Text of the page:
The Four Keys to College and Career Readiness

“The new measure of a sufficiently prepared student is one who has knowledge and skills to keep learning beyond secondary school, first in formal settings and then in the workplace throughout their careers, so that they are capable of adapting to unpredictable changes and new economic conditions and opportunities.”


Dr. Conley’s Four Keys to College and Career Readiness model incorporates over a decade of research on what it takes to succeed in college and career. This research includes:

  • the development of a proficiency-based college admissions system developed for the Oregon University System,
  • a national study on college readiness standards sponsored by the Association of American Universities,
  • multiple analyses of entry-level college courses sponsored by the College Board and others,
  • college and career readiness standards developed under the sponsorship of the Texas Higher Education Coordinating Board and subsequent studies of their validity relative to college and careers,
  • a study of career preparation programs sponsored by the National Assessment Governing Board,
  • and two major studies sponsored by the Bill & Melinda Gates Foundation on the alignment of the Common Core State Standards to college and career readiness.

According to the model, students are ready for college and careers to the degree to which they have mastered elements in all four keys: Think, Know, Act, and Go.


Students need to do more than retain or apply information; they have to process and manipulate it, assemble and reassemble it, examine it, question it, look for patterns in it, organize it, and present it. They need intentional patterns of thinking to draw on as they complete work after high school.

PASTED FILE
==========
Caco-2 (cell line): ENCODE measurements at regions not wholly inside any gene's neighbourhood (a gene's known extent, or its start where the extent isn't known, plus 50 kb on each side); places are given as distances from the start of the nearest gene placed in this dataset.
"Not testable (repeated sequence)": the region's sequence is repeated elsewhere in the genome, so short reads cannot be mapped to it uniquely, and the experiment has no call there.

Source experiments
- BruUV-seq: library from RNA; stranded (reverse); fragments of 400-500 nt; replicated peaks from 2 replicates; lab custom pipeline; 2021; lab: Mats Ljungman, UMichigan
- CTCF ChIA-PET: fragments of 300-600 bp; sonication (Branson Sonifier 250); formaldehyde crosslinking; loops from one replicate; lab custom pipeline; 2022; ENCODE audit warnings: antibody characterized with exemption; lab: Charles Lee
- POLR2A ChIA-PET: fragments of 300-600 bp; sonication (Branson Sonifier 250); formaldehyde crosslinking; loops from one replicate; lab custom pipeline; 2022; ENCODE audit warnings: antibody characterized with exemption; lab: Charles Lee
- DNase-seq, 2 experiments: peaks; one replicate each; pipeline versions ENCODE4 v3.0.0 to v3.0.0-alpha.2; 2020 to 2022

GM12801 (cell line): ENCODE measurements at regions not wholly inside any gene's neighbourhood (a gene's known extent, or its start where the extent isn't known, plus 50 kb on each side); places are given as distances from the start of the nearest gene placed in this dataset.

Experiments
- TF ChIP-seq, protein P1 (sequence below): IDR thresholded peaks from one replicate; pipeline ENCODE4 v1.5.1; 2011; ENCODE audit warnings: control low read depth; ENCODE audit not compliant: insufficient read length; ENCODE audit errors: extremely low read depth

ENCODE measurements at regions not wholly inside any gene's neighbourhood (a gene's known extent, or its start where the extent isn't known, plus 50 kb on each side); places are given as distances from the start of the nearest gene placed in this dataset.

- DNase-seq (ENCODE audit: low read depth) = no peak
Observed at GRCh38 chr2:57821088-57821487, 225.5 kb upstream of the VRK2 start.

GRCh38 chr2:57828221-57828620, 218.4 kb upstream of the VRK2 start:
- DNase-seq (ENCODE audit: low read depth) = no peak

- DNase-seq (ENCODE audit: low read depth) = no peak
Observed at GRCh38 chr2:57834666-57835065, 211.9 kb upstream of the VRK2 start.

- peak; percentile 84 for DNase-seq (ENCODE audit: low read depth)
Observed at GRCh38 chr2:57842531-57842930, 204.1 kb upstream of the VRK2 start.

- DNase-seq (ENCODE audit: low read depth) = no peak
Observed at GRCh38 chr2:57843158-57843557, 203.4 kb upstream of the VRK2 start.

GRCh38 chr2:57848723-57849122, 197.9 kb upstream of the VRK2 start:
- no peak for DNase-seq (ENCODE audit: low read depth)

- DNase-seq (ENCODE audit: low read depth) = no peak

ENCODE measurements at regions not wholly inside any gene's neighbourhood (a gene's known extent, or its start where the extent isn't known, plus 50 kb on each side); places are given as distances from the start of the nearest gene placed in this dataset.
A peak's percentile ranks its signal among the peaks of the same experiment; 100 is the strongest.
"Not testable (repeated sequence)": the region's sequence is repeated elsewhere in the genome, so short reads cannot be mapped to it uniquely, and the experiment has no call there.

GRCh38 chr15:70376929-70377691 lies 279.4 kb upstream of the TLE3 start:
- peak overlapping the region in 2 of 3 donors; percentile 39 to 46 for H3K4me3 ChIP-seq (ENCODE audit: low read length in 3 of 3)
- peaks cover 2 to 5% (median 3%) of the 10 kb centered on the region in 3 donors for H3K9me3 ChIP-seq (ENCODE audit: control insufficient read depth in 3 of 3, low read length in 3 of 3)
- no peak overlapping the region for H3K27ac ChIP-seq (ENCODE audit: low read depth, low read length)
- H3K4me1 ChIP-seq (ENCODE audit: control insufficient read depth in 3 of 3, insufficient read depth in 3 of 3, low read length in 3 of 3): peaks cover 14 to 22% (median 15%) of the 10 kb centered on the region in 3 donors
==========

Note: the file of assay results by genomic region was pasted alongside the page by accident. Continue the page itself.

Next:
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Without strategies for how to proceed when they encounter a problem, ineffective learners repeat the same mistakes, not because they are not cognitively capable of learning but because they do not know what to do next or how to approach the task from another direction. Based on Dr. Conley and EPIC’s analysis of college course syllabi, assignments, and feedback from instructors, we identified five key cognitive strategies representing these intentional patterns of thinking:

Problem formulation: students demonstrate clarity about the nature of the problem, identify potential outcomes, and develop strategies for exploring all components of the problem.

Research: students explore a full range of available resources and collection techniques or generate original data. They also make judgments about the sources of information or quality of the data, and determine the usefulness of the information or data collected.

Interpretation: students identify and consider the most relevant information or findings. In order to make connections and draw conclusions, they need to use structures and strategies that contribute to the framework for communicating a solution. Reflecting on the quality of the conclusions drawn is an important part of this strategy.

Communication: students organize information and insights into a structured line of reasoning and construct a coherent and complete final version through a process that includes drafting, incorporating feedback, reflecting, and revising.

Precision and accuracy: students apply this strategy throughout the entire process. They maintain precision and accuracy during all stages of the process by determining and using language, terms, expressions, rules, terminology, and conventions appropriate to the subject area and problem.